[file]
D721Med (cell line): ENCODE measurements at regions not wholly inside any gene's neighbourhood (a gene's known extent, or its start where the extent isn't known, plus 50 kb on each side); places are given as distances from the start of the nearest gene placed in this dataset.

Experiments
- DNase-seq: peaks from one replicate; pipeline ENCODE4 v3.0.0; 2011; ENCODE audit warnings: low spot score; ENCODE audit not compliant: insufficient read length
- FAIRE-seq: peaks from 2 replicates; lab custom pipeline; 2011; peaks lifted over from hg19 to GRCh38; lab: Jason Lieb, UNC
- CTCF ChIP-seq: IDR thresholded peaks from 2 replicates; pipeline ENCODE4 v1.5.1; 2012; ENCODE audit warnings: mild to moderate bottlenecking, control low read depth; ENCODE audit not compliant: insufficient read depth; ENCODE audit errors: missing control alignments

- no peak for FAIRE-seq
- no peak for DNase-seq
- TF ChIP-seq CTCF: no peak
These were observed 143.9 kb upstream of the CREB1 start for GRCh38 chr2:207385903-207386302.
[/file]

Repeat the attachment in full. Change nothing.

D721Med (cell line): ENCODE measurements at regions not wholly inside any gene's neighbourhood (a gene's known extent, or its start where the extent isn't known, plus 50 kb on each side); places are given as distances from the start of the nearest gene placed in this dataset.

Experiments
- DNase-seq: peaks from one replicate; pipeline ENCODE4 v3.0.0; 2011; ENCODE audit warnings: low spot score; ENCODE audit not compliant: insufficient read length
- FAIRE-seq: peaks from 2 replicates; lab custom pipeline; 2011; peaks lifted over from hg19 to GRCh38; lab: Jason Lieb, UNC
- CTCF ChIP-seq: IDR thresholded peaks from 2 replicates; pipeline ENCODE4 v1.5.1; 2012; ENCODE audit warnings: mild to moderate bottlenecking, control low read depth; ENCODE audit not compliant: insufficient read depth; ENCODE audit errors: missing control alignments

- no peak for FAIRE-seq
- no peak for DNase-seq
- TF ChIP-seq CTCF: no peak
These were observed 143.9 kb upstream of the CREB1 start for GRCh38 chr2:207385903-207386302.